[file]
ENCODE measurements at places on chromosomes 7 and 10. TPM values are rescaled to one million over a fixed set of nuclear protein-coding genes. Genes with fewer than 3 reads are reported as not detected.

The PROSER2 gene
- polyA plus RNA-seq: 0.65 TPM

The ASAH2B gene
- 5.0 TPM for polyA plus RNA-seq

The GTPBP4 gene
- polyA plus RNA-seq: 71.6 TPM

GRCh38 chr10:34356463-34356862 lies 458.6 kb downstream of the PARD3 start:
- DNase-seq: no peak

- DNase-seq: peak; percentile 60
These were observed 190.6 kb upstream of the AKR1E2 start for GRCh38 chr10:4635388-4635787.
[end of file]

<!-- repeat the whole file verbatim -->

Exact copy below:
ENCODE measurements at places on chromosomes 7 and 10. TPM values are rescaled to one million over a fixed set of nuclear protein-coding genes. Genes with fewer than 3 reads are reported as not detected.

The PROSER2 gene
- polyA plus RNA-seq: 0.65 TPM

The ASAH2B gene
- 5.0 TPM for polyA plus RNA-seq

The GTPBP4 gene
- polyA plus RNA-seq: 71.6 TPM

GRCh38 chr10:34356463-34356862 lies 458.6 kb downstream of the PARD3 start:
- DNase-seq: no peak

- DNase-seq: peak; percentile 60
These were observed 190.6 kb upstream of the AKR1E2 start for GRCh38 chr10:4635388-4635787.